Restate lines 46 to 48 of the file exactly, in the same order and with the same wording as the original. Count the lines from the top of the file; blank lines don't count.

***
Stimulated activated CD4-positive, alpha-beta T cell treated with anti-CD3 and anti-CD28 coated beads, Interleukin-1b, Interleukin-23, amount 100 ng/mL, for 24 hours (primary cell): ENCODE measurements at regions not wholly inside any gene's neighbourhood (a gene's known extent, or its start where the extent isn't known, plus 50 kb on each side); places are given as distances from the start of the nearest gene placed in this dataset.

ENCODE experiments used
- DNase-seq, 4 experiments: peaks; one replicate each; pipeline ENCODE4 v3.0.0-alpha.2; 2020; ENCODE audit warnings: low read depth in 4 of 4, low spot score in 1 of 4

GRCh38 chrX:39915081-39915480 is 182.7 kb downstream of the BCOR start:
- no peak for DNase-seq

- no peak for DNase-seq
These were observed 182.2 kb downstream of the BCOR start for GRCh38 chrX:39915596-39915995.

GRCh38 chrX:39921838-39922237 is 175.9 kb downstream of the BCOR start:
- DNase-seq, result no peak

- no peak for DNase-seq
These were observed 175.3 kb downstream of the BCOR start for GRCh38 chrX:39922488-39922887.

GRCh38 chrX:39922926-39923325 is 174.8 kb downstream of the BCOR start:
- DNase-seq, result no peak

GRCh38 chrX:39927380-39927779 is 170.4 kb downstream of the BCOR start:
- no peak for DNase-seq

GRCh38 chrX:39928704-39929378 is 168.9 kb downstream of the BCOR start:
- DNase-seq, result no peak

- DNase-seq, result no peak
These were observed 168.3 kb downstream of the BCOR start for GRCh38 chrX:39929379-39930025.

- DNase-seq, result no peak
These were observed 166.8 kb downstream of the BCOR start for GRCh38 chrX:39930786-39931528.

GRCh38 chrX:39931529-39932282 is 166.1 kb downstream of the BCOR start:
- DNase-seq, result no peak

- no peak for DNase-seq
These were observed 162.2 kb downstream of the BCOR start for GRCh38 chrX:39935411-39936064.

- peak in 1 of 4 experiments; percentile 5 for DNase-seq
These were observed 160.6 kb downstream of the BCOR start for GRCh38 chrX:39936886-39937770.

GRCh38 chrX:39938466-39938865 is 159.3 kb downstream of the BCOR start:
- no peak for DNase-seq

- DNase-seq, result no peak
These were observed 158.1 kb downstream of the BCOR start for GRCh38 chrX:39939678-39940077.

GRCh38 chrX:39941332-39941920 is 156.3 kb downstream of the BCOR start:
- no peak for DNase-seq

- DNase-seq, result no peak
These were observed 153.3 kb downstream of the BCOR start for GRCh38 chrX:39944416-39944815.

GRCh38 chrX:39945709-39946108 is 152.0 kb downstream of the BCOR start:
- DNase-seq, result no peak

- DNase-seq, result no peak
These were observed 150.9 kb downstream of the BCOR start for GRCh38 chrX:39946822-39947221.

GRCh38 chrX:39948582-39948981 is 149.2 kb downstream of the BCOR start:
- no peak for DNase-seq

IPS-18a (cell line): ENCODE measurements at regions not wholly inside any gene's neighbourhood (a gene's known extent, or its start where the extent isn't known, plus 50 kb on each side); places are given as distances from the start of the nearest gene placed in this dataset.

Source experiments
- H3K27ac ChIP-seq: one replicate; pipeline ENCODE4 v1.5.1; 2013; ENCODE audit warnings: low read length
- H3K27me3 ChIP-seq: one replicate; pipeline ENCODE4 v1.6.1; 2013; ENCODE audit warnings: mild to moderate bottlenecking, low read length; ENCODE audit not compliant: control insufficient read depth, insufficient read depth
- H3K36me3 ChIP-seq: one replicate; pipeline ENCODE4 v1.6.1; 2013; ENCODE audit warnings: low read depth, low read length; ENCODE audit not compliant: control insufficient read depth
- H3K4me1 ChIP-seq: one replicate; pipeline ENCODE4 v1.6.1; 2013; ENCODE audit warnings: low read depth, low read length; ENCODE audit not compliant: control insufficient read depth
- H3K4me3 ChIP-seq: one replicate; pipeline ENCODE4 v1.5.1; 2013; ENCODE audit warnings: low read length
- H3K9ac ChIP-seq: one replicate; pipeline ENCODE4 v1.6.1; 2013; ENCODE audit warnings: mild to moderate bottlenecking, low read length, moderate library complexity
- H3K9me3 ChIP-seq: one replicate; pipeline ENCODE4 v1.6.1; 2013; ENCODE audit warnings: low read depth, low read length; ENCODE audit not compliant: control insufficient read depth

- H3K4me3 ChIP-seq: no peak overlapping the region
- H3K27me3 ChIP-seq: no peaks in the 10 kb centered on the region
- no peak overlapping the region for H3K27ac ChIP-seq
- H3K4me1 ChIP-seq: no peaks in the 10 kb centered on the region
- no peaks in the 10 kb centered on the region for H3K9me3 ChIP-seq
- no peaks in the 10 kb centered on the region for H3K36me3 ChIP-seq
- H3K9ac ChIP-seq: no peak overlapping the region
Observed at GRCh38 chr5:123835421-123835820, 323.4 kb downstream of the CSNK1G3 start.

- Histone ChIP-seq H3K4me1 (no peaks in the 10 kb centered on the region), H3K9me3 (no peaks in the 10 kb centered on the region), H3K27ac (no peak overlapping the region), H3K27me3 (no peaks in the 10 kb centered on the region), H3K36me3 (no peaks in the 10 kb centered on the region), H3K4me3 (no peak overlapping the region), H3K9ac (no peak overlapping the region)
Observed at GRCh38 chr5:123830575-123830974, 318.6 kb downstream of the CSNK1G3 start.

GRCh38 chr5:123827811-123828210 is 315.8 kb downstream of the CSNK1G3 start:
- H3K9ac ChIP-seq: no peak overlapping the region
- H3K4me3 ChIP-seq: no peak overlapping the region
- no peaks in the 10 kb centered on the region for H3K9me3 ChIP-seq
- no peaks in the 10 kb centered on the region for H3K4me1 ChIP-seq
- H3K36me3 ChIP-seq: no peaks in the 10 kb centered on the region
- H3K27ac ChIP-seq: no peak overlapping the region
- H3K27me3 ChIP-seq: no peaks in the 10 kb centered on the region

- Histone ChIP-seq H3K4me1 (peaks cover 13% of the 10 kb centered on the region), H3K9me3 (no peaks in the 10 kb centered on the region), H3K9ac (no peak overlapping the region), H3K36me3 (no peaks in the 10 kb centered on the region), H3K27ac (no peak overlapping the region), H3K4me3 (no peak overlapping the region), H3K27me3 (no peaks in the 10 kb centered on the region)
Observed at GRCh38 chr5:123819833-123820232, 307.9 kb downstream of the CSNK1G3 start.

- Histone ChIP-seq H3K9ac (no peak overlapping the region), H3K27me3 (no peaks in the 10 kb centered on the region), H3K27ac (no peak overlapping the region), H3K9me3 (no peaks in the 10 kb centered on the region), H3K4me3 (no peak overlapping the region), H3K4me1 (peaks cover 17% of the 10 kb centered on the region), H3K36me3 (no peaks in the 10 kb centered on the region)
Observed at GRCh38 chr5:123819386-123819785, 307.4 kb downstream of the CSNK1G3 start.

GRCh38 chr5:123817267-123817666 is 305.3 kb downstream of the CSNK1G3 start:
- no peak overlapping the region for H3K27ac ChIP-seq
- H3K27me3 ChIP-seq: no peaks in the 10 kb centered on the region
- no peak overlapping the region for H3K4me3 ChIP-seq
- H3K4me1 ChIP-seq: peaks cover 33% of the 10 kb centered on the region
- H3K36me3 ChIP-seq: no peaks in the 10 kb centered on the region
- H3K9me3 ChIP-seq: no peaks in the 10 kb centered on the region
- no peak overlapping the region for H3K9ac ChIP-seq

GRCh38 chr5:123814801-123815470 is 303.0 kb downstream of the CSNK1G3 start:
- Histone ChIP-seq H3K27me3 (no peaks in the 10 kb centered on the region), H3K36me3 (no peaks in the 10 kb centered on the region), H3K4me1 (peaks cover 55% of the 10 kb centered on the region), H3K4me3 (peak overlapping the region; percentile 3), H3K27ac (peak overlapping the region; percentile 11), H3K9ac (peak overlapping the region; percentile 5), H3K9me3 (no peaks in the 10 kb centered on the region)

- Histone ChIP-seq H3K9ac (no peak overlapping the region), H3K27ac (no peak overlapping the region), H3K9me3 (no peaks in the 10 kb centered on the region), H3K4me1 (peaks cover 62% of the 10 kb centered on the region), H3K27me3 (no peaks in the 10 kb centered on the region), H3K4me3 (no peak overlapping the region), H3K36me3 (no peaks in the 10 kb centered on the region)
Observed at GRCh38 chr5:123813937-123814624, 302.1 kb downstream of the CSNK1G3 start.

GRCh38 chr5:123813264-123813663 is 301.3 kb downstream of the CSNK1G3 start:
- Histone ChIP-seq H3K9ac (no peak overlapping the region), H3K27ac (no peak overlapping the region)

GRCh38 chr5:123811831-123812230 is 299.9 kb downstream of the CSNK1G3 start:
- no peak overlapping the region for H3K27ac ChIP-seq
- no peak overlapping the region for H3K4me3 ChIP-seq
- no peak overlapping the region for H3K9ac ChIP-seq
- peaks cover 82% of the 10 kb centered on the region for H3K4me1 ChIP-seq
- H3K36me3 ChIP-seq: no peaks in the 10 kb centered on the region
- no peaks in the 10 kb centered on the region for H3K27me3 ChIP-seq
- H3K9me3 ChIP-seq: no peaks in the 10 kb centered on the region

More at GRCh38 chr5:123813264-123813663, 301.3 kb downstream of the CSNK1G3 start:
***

- H3K36me3 ChIP-seq: one replicate; pipeline ENCODE4 v1.6.1; 2013; ENCODE audit warnings: low read depth, low read length; ENCODE audit not compliant: control insufficient read depth
- H3K4me1 ChIP-seq: one replicate; pipeline ENCODE4 v1.6.1; 2013; ENCODE audit warnings: low read depth, low read length; ENCODE audit not compliant: control insufficient read depth
- H3K4me3 ChIP-seq: one replicate; pipeline ENCODE4 v1.5.1; 2013; ENCODE audit warnings: low read length